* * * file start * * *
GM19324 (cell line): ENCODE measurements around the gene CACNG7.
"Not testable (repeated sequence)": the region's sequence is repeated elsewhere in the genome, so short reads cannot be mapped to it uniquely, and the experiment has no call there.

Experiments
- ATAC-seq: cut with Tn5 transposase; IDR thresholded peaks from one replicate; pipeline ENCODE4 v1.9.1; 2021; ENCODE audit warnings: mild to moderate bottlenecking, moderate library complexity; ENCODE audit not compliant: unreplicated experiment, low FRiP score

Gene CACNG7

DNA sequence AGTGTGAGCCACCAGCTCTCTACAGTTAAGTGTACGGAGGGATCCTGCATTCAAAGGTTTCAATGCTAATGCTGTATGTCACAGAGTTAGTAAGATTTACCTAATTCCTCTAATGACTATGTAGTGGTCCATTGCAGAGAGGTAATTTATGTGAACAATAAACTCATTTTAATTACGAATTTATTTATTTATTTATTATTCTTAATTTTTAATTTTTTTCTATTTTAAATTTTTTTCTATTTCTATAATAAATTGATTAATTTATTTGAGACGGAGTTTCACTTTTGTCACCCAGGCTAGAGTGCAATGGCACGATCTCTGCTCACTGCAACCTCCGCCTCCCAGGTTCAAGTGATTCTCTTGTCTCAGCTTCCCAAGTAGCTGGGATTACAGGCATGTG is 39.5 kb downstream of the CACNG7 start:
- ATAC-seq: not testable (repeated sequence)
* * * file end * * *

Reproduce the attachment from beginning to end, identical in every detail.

GM19324 (cell line): ENCODE measurements around the gene CACNG7.
"Not testable (repeated sequence)": the region's sequence is repeated elsewhere in the genome, so short reads cannot be mapped to it uniquely, and the experiment has no call there.

Experiments
- ATAC-seq: cut with Tn5 transposase; IDR thresholded peaks from one replicate; pipeline ENCODE4 v1.9.1; 2021; ENCODE audit warnings: mild to moderate bottlenecking, moderate library complexity; ENCODE audit not compliant: unreplicated experiment, low FRiP score

Gene CACNG7

DNA sequence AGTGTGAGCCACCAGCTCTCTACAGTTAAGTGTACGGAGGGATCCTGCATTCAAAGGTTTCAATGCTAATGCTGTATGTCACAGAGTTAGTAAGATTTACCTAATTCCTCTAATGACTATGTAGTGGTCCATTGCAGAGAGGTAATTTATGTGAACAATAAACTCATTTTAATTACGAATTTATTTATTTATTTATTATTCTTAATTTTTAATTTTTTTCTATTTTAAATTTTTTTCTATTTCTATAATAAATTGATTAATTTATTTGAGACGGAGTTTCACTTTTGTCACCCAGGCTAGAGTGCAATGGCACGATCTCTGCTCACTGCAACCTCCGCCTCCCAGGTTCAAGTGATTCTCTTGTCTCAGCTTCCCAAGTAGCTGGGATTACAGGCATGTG is 39.5 kb downstream of the CACNG7 start:
- ATAC-seq: not testable (repeated sequence)